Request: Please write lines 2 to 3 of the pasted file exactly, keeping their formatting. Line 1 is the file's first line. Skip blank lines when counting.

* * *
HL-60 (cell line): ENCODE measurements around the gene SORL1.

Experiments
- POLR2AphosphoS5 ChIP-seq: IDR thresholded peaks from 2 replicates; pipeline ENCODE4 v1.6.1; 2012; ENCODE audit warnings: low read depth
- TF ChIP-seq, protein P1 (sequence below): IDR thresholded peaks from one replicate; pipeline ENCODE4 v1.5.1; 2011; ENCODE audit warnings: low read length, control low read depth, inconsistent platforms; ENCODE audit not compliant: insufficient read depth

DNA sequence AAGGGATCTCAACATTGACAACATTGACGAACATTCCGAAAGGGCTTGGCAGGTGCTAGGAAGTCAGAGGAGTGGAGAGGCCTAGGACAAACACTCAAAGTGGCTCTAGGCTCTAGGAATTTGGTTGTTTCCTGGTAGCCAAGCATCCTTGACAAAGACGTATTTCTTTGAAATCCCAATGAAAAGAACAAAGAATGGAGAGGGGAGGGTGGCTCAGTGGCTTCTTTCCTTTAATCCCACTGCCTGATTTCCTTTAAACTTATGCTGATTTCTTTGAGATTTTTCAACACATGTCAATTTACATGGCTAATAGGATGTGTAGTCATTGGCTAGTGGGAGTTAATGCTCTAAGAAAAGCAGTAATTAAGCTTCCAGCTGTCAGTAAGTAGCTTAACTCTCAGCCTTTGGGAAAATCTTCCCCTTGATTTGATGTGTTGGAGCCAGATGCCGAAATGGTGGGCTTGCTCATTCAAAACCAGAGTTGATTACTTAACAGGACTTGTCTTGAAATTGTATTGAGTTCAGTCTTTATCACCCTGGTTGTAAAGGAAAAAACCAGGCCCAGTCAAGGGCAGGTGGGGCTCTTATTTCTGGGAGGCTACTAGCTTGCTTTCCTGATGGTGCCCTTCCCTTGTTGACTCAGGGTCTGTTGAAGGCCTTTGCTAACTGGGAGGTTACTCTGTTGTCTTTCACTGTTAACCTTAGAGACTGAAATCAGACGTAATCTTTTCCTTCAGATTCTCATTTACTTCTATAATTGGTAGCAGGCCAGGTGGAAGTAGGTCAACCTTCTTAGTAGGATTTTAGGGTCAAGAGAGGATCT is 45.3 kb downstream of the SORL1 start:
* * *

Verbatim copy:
Experiments
- POLR2AphosphoS5 ChIP-seq: IDR thresholded peaks from 2 replicates; pipeline ENCODE4 v1.6.1; 2012; ENCODE audit warnings: low read depth